Agree to House language restricting the implementation of any rule requiring the mandatory reporting of greenhouse gas emissions from manure management systems in place on livestock farms. This was the message sent by the American Sheep Industry Association, the National Cattlemen's Beef Association, the National Pork Producers Council and the National Turkey Federation to the leadership of the U.S. House of Representatives and the U.S. Senate Appropriations Subcommittee on Interior, Environment and Related Agencies.
Under current Environmental Protection Agency (EPA) regulations, livestock producers who emit more than the equivalent of 25,000 tons of carbon dioxide are required to calculate and report the level of those emissions. This requirement treats farms in a manner identical to coal-fired power plants and petroleum refineries. It imposes an onerous requirement on livestock producers to ascertain emissions from diffuse sources.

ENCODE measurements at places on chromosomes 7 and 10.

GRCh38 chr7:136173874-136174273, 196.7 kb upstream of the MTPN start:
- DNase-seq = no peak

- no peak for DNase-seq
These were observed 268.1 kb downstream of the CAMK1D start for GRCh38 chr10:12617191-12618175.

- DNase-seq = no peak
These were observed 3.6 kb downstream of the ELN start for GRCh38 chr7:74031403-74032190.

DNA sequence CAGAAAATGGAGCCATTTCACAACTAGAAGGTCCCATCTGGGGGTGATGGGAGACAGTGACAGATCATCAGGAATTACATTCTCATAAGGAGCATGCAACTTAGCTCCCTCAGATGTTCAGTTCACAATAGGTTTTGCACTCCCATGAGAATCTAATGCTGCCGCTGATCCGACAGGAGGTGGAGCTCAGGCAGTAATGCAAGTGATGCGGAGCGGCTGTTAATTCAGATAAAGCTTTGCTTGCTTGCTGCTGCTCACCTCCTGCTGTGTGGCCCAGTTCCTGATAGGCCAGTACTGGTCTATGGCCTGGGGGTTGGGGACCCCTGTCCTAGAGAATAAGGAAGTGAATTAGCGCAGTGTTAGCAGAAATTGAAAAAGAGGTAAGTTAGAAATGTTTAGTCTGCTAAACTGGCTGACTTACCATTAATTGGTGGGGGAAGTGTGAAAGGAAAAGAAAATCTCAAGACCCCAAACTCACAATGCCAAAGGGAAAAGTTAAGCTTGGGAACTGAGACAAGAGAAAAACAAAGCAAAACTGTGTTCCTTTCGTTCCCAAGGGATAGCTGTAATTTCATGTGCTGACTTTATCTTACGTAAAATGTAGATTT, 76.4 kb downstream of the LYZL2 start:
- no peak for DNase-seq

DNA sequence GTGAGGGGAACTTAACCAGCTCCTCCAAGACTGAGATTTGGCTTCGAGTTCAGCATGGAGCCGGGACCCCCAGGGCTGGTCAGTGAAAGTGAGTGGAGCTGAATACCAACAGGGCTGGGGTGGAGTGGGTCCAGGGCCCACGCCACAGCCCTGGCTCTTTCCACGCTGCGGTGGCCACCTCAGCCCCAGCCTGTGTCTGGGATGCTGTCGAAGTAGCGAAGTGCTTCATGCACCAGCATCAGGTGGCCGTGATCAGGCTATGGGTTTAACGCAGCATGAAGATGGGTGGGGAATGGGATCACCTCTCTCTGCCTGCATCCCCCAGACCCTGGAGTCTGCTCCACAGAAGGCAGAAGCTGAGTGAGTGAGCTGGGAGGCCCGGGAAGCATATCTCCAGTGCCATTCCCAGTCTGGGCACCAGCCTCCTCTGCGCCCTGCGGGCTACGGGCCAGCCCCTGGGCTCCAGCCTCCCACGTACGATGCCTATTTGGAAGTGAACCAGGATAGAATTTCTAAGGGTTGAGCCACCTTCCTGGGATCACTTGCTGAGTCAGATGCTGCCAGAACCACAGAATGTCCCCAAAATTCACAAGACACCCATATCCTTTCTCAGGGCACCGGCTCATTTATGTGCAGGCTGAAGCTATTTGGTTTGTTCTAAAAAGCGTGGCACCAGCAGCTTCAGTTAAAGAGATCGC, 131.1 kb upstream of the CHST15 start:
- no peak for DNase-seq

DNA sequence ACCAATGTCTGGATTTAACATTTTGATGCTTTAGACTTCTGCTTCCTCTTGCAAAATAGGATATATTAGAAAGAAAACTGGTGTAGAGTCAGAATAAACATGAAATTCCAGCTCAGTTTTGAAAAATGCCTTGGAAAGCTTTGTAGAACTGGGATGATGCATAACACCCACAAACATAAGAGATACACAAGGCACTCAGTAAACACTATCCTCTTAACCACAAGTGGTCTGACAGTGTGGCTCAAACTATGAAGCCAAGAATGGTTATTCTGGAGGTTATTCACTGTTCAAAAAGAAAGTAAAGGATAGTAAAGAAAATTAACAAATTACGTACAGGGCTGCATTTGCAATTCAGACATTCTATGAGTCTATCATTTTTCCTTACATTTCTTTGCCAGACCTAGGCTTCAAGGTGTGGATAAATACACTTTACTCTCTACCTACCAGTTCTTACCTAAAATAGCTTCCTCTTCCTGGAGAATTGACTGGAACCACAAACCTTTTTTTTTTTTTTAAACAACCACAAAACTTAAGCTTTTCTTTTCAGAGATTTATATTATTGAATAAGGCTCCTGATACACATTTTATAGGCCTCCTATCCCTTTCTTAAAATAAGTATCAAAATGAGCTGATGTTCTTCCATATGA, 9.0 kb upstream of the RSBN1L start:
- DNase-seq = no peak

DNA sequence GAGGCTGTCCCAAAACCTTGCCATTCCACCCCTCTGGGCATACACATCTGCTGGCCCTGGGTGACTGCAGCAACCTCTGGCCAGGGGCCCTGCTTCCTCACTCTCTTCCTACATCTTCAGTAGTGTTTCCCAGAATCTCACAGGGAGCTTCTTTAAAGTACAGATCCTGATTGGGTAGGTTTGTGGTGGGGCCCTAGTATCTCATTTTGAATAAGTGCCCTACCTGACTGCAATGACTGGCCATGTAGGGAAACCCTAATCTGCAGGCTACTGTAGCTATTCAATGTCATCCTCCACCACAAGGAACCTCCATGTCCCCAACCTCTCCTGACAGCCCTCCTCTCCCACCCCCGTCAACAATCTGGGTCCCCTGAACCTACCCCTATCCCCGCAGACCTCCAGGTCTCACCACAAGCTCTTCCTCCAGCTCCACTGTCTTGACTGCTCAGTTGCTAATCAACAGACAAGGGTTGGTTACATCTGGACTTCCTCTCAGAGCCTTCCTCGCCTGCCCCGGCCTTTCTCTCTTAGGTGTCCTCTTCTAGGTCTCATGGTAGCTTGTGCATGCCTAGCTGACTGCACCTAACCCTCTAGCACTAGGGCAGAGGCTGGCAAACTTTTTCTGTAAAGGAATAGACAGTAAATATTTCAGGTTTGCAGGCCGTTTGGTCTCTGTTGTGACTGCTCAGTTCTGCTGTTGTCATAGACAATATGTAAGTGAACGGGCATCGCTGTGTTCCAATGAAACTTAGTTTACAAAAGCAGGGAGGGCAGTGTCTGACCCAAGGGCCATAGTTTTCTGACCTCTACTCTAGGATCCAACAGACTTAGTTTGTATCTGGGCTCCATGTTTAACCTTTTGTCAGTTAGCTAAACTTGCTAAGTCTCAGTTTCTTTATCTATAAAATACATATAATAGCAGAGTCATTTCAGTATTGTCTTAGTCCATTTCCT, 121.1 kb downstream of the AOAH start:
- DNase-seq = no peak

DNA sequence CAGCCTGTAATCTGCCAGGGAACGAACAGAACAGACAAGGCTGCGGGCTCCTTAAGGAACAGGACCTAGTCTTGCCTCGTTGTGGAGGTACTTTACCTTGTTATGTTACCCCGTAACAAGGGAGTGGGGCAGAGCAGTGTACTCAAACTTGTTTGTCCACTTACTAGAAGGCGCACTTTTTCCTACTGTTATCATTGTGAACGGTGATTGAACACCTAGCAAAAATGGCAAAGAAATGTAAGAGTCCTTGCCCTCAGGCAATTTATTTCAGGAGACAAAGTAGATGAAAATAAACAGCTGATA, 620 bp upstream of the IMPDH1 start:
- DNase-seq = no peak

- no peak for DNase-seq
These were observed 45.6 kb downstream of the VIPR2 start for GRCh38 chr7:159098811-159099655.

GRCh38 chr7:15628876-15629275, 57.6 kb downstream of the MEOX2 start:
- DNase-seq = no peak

While studies are currently underway around the country to better comprehend the level of emissions from livestock operations, the data from those studies has not yet been formulated, and as such, producers will be placed in the position of reporting emission levels with little ability to ascertain their accuracy.
In addition, by requiring the installation and operation of costly, specialized monitoring equipment on those farms that have made the significant investment to cap their manure lagoons and install anaerobic digesters, EPA's regulations act as a perverse disincentive to the ongoing efforts of the agriculture sector to help develop vital sources of renewable energy.
The language in the House-passed bill corrects both of these problems by allowing producers to continue to work toward the full understanding of their climate impact without suffering the burden of reporting less-than-accurate emission levels while and by protecting from unfair penalties those producers who are seeking to develop renewable energy systems.